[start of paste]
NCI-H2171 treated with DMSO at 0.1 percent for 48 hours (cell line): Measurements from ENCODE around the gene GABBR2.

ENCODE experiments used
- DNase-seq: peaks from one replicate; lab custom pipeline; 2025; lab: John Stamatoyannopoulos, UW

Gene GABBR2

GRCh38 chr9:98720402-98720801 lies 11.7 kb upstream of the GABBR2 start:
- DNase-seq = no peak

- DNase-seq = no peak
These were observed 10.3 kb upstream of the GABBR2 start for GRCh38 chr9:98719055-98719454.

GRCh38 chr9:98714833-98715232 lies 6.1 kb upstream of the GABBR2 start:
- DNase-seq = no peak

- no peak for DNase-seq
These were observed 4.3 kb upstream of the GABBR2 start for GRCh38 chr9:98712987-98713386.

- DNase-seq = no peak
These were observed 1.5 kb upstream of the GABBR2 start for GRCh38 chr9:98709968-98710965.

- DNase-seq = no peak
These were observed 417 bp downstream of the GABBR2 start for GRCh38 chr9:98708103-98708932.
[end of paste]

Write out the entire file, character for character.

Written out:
NCI-H2171 treated with DMSO at 0.1 percent for 48 hours (cell line): Measurements from ENCODE around the gene GABBR2.

ENCODE experiments used
- DNase-seq: peaks from one replicate; lab custom pipeline; 2025; lab: John Stamatoyannopoulos, UW

Gene GABBR2

GRCh38 chr9:98720402-98720801 lies 11.7 kb upstream of the GABBR2 start:
- DNase-seq = no peak

- DNase-seq = no peak
These were observed 10.3 kb upstream of the GABBR2 start for GRCh38 chr9:98719055-98719454.

GRCh38 chr9:98714833-98715232 lies 6.1 kb upstream of the GABBR2 start:
- DNase-seq = no peak

- no peak for DNase-seq
These were observed 4.3 kb upstream of the GABBR2 start for GRCh38 chr9:98712987-98713386.

- DNase-seq = no peak
These were observed 1.5 kb upstream of the GABBR2 start for GRCh38 chr9:98709968-98710965.

- DNase-seq = no peak
These were observed 417 bp downstream of the GABBR2 start for GRCh38 chr9:98708103-98708932.